The wife of former Nissan Chairman Carlos Ghosn is protesting restrictions on contacting her husband as he awaits trial in Japan on financial misconduct allegations, calling them a human rights violation.
Carole Ghosn said Tuesday the family’s fifth appeal to gain visitation rights was refused by a Tokyo court without any explanation.
Prosecutors have said they sought the restrictions to prevent evidence tampering and collusion to create false narratives.
Ghosn, arrested in November, is out on bail. He says he is innocent.
Carole Ghosn said she has not been allowed to communicate with him for 124 days and denounced the restrictions as a violation of “our basic human rights.”
The restrictions were part of Ghosn’s bail conditions when he was released from detention for a second time in April. An earlier appeal of the restrictions went to the Supreme Court but was turned down.
“This cruel separation with no end in sight is further evidence of his persecution under Japan’s hostage justice system. It is a vicious retaliation designed to break him,” Carole Ghosn said in a statement.
She said she has not been allowed any contact with her husband, including phone calls or emails. He is allowed to see his children, but prosecutors appear to believe she has connections with various people they suspect to be linked to the allegations. She has been questioned by a judge, but has not been charged.
A representative of the family said the latest appeal included a request for the couple to spend a weekend together. Ghosn’s lawyer, Takashi Takano, has said earlier appeals included requests for them to see each other in the presence of lawyers.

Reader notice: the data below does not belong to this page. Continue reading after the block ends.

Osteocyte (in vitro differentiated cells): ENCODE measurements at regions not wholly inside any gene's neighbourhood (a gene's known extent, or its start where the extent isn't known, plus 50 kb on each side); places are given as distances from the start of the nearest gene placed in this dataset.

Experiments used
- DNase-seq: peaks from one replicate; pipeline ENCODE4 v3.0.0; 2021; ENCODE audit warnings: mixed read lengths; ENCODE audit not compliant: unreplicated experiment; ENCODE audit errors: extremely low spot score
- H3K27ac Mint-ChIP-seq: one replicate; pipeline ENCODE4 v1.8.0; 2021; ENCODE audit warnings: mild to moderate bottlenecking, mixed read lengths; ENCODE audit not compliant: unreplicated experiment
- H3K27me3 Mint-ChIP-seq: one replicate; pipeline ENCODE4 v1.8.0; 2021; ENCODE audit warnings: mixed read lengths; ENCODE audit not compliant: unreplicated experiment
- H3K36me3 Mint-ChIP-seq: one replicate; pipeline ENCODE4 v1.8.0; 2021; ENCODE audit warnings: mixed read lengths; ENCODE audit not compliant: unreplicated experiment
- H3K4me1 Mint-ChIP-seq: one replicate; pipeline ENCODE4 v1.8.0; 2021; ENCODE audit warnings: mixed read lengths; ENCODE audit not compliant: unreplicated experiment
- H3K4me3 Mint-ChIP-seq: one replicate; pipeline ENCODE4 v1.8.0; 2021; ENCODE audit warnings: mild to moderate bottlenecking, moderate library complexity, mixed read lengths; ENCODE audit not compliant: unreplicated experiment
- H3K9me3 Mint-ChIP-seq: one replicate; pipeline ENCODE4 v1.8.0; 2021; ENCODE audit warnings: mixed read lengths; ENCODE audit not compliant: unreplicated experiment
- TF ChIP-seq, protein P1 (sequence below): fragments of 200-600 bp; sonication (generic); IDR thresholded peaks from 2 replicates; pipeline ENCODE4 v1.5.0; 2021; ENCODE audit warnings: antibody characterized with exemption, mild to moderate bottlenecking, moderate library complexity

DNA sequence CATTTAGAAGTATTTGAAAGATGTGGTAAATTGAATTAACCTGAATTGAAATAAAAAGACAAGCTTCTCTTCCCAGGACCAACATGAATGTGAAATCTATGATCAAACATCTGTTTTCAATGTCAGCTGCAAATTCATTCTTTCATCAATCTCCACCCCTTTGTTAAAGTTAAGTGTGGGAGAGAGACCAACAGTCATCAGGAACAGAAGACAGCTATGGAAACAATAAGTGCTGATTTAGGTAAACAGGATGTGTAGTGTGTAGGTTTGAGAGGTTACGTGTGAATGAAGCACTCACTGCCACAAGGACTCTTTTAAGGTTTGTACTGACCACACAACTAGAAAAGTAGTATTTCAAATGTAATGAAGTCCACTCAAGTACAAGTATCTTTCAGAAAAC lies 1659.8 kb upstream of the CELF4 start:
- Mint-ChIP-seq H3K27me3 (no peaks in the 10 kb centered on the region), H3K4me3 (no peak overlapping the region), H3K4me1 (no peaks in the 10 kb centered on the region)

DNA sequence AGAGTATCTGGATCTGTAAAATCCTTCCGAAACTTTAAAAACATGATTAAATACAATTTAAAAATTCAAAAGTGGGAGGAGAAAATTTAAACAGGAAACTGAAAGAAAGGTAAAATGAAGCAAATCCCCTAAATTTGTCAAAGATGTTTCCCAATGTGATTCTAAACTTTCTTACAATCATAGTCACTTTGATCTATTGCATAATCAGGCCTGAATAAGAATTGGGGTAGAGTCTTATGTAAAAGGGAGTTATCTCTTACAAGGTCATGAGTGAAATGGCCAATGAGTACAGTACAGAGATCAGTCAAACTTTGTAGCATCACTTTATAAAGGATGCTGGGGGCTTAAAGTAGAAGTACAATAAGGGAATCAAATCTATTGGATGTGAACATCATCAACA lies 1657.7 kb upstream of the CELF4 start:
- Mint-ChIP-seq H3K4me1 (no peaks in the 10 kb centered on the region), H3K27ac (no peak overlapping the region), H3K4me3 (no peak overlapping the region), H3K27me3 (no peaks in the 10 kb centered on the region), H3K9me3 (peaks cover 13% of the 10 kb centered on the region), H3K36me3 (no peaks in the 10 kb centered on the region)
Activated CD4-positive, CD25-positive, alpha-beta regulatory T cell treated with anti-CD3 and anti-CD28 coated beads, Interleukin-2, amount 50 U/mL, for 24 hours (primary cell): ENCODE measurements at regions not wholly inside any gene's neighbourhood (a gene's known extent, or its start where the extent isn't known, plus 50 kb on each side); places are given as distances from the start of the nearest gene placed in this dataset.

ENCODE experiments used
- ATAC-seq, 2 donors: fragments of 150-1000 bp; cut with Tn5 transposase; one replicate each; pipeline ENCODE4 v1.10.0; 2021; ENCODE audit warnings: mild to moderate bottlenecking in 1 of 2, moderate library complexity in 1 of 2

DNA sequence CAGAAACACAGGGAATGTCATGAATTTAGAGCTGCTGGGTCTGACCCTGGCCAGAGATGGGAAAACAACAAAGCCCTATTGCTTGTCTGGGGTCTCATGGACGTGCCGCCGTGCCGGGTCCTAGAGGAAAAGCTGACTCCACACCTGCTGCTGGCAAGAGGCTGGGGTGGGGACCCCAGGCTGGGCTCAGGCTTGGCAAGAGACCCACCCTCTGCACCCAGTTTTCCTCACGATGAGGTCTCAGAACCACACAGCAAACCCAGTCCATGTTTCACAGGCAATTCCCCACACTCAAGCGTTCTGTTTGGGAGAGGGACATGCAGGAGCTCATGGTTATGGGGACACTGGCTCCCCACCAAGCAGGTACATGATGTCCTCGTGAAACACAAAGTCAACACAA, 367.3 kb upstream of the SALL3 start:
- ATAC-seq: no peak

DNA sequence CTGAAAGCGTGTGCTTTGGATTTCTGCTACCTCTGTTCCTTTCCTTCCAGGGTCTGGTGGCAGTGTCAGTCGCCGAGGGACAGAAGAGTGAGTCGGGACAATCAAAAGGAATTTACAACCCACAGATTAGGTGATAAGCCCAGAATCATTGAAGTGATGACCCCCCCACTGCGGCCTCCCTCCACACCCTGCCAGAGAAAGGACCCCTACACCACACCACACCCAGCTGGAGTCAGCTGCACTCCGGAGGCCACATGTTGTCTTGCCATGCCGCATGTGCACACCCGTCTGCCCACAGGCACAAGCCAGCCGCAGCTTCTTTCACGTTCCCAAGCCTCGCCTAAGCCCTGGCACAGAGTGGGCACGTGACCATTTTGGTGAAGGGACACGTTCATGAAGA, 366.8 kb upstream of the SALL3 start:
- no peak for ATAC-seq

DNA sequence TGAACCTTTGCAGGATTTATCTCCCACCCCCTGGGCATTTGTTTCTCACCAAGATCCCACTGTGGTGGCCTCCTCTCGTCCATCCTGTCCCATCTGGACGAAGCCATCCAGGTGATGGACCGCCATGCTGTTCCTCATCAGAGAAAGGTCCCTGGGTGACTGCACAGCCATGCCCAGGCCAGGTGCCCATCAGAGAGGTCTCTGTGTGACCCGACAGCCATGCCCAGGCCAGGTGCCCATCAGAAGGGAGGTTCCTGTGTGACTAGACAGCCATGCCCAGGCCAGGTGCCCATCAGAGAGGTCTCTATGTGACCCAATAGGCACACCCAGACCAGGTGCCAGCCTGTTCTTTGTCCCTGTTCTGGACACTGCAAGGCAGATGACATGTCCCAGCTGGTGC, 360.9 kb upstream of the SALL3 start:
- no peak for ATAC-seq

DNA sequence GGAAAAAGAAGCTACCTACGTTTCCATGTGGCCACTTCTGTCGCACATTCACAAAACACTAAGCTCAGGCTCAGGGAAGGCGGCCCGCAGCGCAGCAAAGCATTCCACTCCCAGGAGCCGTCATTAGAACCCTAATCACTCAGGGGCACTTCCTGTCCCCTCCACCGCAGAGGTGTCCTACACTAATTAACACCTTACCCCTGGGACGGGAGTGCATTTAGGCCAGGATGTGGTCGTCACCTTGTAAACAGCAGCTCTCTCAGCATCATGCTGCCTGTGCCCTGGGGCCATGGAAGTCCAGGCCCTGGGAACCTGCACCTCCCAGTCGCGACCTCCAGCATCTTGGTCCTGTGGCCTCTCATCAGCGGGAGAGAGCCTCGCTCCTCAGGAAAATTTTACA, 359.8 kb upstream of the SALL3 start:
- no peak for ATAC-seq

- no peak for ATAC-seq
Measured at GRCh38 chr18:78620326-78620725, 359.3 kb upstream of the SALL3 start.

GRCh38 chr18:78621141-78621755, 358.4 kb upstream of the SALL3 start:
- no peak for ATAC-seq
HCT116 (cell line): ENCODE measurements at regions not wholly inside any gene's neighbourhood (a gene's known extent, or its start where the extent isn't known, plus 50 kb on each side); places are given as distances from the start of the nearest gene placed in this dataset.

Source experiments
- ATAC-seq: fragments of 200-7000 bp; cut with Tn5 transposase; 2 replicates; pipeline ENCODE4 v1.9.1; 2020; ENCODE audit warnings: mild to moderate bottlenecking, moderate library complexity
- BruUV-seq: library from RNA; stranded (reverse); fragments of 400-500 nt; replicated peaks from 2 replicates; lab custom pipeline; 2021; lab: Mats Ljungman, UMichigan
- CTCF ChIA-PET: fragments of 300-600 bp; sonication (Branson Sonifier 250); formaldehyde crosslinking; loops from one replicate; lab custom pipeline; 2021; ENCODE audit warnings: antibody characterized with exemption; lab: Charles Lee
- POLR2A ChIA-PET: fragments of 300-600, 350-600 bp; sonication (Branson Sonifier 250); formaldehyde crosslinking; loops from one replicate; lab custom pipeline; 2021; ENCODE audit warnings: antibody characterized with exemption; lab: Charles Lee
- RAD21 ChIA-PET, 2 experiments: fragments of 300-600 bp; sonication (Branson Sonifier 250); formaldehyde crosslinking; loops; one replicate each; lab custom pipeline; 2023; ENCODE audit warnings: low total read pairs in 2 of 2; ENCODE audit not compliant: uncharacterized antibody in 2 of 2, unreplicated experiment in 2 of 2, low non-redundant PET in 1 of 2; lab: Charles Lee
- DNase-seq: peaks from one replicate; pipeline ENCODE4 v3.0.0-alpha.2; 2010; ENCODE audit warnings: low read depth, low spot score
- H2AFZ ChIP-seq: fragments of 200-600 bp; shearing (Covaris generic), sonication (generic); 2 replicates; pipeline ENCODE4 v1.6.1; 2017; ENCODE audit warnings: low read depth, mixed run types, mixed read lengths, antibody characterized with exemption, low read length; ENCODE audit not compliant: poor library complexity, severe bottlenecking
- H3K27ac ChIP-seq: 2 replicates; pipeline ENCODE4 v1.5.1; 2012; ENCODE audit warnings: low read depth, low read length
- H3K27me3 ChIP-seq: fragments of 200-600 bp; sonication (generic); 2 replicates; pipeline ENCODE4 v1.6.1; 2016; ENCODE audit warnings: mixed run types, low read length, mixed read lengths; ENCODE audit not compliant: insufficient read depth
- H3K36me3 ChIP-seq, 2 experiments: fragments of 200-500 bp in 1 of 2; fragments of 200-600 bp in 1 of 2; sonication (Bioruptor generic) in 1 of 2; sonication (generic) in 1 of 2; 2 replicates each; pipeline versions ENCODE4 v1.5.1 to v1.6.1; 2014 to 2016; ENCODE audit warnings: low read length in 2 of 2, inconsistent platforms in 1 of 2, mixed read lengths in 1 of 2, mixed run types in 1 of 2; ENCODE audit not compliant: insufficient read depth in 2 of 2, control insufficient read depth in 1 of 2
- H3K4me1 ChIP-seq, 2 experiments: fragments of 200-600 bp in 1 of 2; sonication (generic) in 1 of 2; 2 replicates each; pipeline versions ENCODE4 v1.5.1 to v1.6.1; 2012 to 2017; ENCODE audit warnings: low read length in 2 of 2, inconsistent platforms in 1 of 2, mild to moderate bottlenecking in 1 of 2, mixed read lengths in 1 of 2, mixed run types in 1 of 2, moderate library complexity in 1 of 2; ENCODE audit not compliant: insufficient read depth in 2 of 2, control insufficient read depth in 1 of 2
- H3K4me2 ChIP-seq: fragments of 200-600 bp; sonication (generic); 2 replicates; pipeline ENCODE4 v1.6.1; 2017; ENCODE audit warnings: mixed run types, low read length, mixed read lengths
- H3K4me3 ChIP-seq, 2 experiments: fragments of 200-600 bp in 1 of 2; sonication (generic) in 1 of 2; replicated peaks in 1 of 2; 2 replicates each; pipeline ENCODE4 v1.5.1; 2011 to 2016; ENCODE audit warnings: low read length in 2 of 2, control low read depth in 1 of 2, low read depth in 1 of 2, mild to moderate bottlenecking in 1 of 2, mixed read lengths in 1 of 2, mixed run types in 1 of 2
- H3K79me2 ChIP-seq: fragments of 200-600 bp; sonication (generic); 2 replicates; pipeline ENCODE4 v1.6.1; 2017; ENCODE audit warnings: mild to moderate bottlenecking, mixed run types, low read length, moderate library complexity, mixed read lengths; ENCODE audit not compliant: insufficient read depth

Carlos Ghosn, who led major Japanese automaker Nissan Motor Co. for two decades, has been charged with falsifying financial documents on retirement compensation and with breach of trust in diverting Nissan money toward personal investment losses and a company effectively run by him.
A date for his trial has not been set. It is routine in Japan for preparations for trials to take months.
Carole Ghosn said she is looking forward to the trial and to “the day he is vindicated and our family is reunited.”
Nissan has dismissed Ghosn from its board and has promised to strengthen corporate governance.
The automaker’s profit has plummeted, and questions are growing about the future of its alliance with French partner Renault. Ghosn, who was sent in by Renault, had been a major figure in the alliance.
Last month, Nissan announced it was slashing 12,500 jobs or about 9 percent of its global workforce to cut costs and achieve a turnaround.